Did You Marry the Wrong Guy?
Thirty percent of now-divorced women say they knew it was wrong from the start.
And finally, there's the rise of Wedding Fever, now a $40-billion-a-year business. Proposals are getting more elaborate and showy; YouTube yields hundreds of videos featuring proposals during activities like skydiving or scuba diving. These wacky proposals fuel pressure to follow up with a fantastic wedding ceremony — and if the couple can't pull it off, they may feel they've failed, says Gauvain. And it's no wonder: The latest slew of reality shows like Say Yes to the Dress, My Fair Wedding, and Shedding for the Wedding place more weight on the tiny details of the ceremony than the relationship. "But being so busy planning an over-the-top fete can overshadow a couple's incompatibility," says wedding planner Mark Kingsdorf.
Just ask Christine Bereitschaft. Midway through her engagement, Bereitschaft started grappling with trust issues. Her fiancé was strangely private about his job, and her friends and family had been warning her not to marry him. She had a gut feeling that something wasn't right, but she had no interest in listening to her gut — she had more important matters to tend to. "I was busy planning my dream wedding," she says. Yet on the big day, she felt strangely hollow inside. "My mind was blank," she says. "And during my vows, I realized that I didn't mean them," she says. "I wasn't thinking what married life would be like." Five months after the ceremony, she filed for divorce.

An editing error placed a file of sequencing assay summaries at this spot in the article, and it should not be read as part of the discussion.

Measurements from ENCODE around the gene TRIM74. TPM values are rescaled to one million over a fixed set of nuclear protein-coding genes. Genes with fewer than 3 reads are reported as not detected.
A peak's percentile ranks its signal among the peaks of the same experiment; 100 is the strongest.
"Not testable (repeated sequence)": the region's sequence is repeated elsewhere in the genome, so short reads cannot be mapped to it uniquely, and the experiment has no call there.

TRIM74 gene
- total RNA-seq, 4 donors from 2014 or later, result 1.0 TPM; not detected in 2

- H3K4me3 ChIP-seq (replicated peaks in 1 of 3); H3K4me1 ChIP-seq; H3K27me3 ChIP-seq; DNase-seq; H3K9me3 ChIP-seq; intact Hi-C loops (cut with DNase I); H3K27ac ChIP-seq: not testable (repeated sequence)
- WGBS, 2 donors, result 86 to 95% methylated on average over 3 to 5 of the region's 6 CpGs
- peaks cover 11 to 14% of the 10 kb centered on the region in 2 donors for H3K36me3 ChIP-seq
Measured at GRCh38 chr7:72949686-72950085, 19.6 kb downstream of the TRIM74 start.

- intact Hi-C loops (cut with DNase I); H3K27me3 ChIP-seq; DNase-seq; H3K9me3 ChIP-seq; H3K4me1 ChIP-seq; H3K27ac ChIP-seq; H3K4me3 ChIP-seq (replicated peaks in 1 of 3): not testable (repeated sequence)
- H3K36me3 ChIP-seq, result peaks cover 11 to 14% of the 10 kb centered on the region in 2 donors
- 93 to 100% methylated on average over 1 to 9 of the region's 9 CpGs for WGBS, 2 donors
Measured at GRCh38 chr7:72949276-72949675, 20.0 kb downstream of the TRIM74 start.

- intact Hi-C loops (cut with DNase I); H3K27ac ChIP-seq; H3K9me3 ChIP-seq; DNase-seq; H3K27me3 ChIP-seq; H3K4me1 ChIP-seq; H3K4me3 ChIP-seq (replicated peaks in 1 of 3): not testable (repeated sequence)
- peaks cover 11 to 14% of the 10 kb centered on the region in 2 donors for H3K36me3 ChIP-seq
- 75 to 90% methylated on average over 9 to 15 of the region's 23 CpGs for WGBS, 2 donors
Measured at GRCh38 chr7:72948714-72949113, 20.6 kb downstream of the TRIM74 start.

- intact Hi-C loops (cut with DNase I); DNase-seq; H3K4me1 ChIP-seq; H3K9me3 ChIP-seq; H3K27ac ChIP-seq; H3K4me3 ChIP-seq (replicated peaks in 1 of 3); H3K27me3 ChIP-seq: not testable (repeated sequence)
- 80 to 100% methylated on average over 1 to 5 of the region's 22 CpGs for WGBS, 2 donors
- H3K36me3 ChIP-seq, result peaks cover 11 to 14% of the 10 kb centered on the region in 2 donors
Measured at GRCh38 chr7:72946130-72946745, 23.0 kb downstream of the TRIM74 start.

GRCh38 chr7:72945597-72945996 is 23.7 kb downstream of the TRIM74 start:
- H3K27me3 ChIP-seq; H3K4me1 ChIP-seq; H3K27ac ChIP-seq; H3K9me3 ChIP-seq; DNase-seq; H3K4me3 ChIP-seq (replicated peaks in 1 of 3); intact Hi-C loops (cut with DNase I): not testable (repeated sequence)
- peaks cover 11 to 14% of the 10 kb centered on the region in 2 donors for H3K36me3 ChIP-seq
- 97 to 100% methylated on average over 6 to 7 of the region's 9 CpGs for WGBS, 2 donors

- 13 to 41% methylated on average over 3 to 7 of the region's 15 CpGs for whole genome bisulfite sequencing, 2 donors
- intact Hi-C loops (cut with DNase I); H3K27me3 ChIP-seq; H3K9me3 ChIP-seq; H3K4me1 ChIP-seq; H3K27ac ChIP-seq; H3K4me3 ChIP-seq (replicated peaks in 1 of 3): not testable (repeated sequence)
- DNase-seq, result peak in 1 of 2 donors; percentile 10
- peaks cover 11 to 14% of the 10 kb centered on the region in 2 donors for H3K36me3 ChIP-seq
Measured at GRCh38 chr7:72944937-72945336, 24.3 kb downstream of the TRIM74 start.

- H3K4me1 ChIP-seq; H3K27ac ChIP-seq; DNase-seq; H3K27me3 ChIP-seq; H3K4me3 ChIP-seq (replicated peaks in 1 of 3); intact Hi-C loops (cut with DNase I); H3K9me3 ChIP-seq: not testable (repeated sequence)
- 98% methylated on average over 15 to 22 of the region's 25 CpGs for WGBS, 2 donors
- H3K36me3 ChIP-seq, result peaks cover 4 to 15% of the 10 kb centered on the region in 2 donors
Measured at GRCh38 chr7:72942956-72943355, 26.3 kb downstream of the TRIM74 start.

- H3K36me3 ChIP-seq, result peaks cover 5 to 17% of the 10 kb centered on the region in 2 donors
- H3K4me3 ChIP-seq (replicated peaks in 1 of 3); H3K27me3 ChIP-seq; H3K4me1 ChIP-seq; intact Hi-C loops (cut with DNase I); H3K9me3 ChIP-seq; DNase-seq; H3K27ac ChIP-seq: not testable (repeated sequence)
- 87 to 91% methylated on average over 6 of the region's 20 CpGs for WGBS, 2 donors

"Women often forget that marriage isn't just about a big wedding," says Allison Moir-Smith, author of Emotionally Engaged. "It's also about evolving from being single to married. That's a big thing to deal with."
But how do you distinguish between jitters and genuine cold feet? "Nerves are about anxiety over the event — will the best man get drunk? Will the flowers wilt?" says Gauvain. "Cold feet are about doubting the relationship." So if you think things like, Am I settling? Things will improve after the wedding. Marriage makes sense — we've been dating forever!, you may be rightfully doubting the union.
Chastity Castle-White, 33, had a five-year rocky relationship with her now-husband before he proposed. Despite feeling neglected by him — hurt that he rarely made time for the two of them — she squashed her doubts and said yes. But one hour before the ceremony, the then-24-year-old started scrambling for reasons to back out. "I was in tears," she says. Castle-White marched down the aisle anyway, and now, nine years later, is in the process of dissolving that marriage. "Listen to your instincts," she says. "I should have paid attention to the signs it wasn't right."